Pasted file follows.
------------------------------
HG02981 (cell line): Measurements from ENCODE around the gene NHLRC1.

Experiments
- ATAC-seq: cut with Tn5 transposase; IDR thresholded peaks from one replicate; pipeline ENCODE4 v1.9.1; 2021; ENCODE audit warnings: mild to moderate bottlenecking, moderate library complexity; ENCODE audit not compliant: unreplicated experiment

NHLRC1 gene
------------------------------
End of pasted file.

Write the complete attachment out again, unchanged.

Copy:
HG02981 (cell line): Measurements from ENCODE around the gene NHLRC1.

Experiments
- ATAC-seq: cut with Tn5 transposase; IDR thresholded peaks from one replicate; pipeline ENCODE4 v1.9.1; 2021; ENCODE audit warnings: mild to moderate bottlenecking, moderate library complexity; ENCODE audit not compliant: unreplicated experiment

NHLRC1 gene